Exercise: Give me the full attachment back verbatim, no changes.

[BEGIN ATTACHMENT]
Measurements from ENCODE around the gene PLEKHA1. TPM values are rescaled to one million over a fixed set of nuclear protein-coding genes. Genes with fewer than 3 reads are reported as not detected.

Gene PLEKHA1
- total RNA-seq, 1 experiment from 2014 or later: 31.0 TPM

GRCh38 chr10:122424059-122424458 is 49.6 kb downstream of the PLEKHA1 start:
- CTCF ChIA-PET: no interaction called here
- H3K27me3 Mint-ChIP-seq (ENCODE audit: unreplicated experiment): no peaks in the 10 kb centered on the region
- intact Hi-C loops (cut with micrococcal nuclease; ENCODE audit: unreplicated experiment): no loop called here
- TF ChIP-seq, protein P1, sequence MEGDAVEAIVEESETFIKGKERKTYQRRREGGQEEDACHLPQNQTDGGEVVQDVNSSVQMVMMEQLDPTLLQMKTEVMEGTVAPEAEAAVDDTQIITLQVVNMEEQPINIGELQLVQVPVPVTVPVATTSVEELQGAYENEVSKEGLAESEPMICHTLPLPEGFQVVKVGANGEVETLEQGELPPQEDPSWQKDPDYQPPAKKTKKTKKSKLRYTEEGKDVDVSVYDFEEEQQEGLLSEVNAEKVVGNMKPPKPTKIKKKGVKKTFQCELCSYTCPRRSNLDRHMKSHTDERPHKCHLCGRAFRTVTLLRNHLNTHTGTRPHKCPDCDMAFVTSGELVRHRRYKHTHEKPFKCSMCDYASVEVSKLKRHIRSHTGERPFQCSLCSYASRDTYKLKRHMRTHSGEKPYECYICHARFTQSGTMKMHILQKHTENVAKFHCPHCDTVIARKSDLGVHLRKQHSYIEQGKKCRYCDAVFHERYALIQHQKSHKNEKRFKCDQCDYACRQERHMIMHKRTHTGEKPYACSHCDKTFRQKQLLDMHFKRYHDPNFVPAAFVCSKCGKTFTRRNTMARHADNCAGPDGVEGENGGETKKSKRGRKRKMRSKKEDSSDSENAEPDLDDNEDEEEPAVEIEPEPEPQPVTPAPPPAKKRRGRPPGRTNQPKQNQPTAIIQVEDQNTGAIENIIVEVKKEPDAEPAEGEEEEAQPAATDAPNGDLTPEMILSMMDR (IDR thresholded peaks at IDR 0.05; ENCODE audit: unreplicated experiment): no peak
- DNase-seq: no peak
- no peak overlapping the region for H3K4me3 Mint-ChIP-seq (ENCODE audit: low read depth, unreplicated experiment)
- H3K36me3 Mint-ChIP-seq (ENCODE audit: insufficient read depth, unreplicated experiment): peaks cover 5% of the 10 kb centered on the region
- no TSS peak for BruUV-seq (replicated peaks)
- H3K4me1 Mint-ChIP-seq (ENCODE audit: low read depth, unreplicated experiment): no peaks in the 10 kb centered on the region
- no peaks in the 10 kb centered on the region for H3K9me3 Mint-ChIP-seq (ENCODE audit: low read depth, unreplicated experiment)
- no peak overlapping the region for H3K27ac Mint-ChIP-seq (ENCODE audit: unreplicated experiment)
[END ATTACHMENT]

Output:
Measurements from ENCODE around the gene PLEKHA1. TPM values are rescaled to one million over a fixed set of nuclear protein-coding genes. Genes with fewer than 3 reads are reported as not detected.

Gene PLEKHA1
- total RNA-seq, 1 experiment from 2014 or later: 31.0 TPM

GRCh38 chr10:122424059-122424458 is 49.6 kb downstream of the PLEKHA1 start:
- CTCF ChIA-PET: no interaction called here
- H3K27me3 Mint-ChIP-seq (ENCODE audit: unreplicated experiment): no peaks in the 10 kb centered on the region
- intact Hi-C loops (cut with micrococcal nuclease; ENCODE audit: unreplicated experiment): no loop called here
- TF ChIP-seq, protein P1, sequence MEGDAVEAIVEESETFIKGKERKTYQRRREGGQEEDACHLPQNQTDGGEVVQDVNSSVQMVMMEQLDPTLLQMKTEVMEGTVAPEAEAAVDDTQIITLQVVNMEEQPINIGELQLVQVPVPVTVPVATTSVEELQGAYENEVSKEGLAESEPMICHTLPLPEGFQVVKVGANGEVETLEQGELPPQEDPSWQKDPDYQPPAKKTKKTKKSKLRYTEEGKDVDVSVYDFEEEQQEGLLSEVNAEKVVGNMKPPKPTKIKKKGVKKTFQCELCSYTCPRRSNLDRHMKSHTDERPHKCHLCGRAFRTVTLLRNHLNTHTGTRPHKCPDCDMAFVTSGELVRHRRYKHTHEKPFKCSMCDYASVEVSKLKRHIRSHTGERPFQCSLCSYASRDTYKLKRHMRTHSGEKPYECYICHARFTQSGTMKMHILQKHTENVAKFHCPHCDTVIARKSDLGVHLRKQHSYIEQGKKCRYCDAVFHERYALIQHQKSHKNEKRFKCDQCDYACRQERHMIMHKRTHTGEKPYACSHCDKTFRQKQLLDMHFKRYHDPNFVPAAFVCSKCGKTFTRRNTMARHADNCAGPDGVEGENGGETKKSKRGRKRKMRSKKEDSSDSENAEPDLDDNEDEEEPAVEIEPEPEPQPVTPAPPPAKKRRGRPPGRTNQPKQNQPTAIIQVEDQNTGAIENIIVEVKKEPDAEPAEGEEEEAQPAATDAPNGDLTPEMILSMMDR (IDR thresholded peaks at IDR 0.05; ENCODE audit: unreplicated experiment): no peak
- DNase-seq: no peak
- no peak overlapping the region for H3K4me3 Mint-ChIP-seq (ENCODE audit: low read depth, unreplicated experiment)
- H3K36me3 Mint-ChIP-seq (ENCODE audit: insufficient read depth, unreplicated experiment): peaks cover 5% of the 10 kb centered on the region
- no TSS peak for BruUV-seq (replicated peaks)
- H3K4me1 Mint-ChIP-seq (ENCODE audit: low read depth, unreplicated experiment): no peaks in the 10 kb centered on the region
- no peaks in the 10 kb centered on the region for H3K9me3 Mint-ChIP-seq (ENCODE audit: low read depth, unreplicated experiment)
- no peak overlapping the region for H3K27ac Mint-ChIP-seq (ENCODE audit: unreplicated experiment)